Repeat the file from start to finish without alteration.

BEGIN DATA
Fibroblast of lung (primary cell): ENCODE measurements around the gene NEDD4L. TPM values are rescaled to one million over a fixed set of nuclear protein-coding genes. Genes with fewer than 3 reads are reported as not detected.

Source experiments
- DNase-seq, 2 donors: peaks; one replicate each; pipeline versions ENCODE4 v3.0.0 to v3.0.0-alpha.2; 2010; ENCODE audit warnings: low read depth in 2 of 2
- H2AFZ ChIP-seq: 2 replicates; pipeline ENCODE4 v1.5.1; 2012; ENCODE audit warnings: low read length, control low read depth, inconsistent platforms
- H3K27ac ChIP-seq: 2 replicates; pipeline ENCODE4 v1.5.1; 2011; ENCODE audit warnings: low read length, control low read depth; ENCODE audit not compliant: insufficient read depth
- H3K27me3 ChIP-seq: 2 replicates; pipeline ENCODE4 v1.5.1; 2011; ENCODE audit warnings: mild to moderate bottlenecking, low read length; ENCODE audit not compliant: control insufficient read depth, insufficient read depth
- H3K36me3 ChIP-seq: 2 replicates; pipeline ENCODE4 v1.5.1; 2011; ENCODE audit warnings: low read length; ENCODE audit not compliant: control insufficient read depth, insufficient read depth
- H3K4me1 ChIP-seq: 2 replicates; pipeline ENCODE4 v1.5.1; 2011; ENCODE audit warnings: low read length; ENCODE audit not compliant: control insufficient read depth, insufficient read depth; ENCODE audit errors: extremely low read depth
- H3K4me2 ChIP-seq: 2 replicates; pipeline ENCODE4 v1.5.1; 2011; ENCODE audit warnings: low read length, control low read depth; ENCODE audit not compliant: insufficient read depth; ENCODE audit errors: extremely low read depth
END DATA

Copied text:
Fibroblast of lung (primary cell): ENCODE measurements around the gene NEDD4L. TPM values are rescaled to one million over a fixed set of nuclear protein-coding genes. Genes with fewer than 3 reads are reported as not detected.

Source experiments
- DNase-seq, 2 donors: peaks; one replicate each; pipeline versions ENCODE4 v3.0.0 to v3.0.0-alpha.2; 2010; ENCODE audit warnings: low read depth in 2 of 2
- H2AFZ ChIP-seq: 2 replicates; pipeline ENCODE4 v1.5.1; 2012; ENCODE audit warnings: low read length, control low read depth, inconsistent platforms
- H3K27ac ChIP-seq: 2 replicates; pipeline ENCODE4 v1.5.1; 2011; ENCODE audit warnings: low read length, control low read depth; ENCODE audit not compliant: insufficient read depth
- H3K27me3 ChIP-seq: 2 replicates; pipeline ENCODE4 v1.5.1; 2011; ENCODE audit warnings: mild to moderate bottlenecking, low read length; ENCODE audit not compliant: control insufficient read depth, insufficient read depth
- H3K36me3 ChIP-seq: 2 replicates; pipeline ENCODE4 v1.5.1; 2011; ENCODE audit warnings: low read length; ENCODE audit not compliant: control insufficient read depth, insufficient read depth
- H3K4me1 ChIP-seq: 2 replicates; pipeline ENCODE4 v1.5.1; 2011; ENCODE audit warnings: low read length; ENCODE audit not compliant: control insufficient read depth, insufficient read depth; ENCODE audit errors: extremely low read depth
- H3K4me2 ChIP-seq: 2 replicates; pipeline ENCODE4 v1.5.1; 2011; ENCODE audit warnings: low read length, control low read depth; ENCODE audit not compliant: insufficient read depth; ENCODE audit errors: extremely low read depth